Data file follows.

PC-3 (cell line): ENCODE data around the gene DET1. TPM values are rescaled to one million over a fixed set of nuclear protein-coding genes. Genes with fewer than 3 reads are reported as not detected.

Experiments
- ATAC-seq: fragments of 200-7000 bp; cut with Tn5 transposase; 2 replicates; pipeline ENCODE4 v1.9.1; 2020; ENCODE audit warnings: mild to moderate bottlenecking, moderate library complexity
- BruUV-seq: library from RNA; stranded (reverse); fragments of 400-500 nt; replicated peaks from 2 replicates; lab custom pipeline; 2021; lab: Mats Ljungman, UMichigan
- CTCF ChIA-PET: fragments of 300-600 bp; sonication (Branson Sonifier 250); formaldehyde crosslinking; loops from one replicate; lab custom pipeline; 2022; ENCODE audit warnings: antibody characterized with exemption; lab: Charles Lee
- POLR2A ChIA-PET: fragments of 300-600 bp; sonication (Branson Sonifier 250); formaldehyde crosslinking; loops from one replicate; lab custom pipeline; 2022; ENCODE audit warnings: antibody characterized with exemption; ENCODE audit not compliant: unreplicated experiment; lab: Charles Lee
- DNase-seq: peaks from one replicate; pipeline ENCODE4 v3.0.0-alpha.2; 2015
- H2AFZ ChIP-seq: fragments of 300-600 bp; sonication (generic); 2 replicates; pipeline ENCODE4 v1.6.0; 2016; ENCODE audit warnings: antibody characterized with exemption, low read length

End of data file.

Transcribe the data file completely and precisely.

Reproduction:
PC-3 (cell line): ENCODE data around the gene DET1. TPM values are rescaled to one million over a fixed set of nuclear protein-coding genes. Genes with fewer than 3 reads are reported as not detected.

Experiments
- ATAC-seq: fragments of 200-7000 bp; cut with Tn5 transposase; 2 replicates; pipeline ENCODE4 v1.9.1; 2020; ENCODE audit warnings: mild to moderate bottlenecking, moderate library complexity
- BruUV-seq: library from RNA; stranded (reverse); fragments of 400-500 nt; replicated peaks from 2 replicates; lab custom pipeline; 2021; lab: Mats Ljungman, UMichigan
- CTCF ChIA-PET: fragments of 300-600 bp; sonication (Branson Sonifier 250); formaldehyde crosslinking; loops from one replicate; lab custom pipeline; 2022; ENCODE audit warnings: antibody characterized with exemption; lab: Charles Lee
- POLR2A ChIA-PET: fragments of 300-600 bp; sonication (Branson Sonifier 250); formaldehyde crosslinking; loops from one replicate; lab custom pipeline; 2022; ENCODE audit warnings: antibody characterized with exemption; ENCODE audit not compliant: unreplicated experiment; lab: Charles Lee
- DNase-seq: peaks from one replicate; pipeline ENCODE4 v3.0.0-alpha.2; 2015
- H2AFZ ChIP-seq: fragments of 300-600 bp; sonication (generic); 2 replicates; pipeline ENCODE4 v1.6.0; 2016; ENCODE audit warnings: antibody characterized with exemption, low read length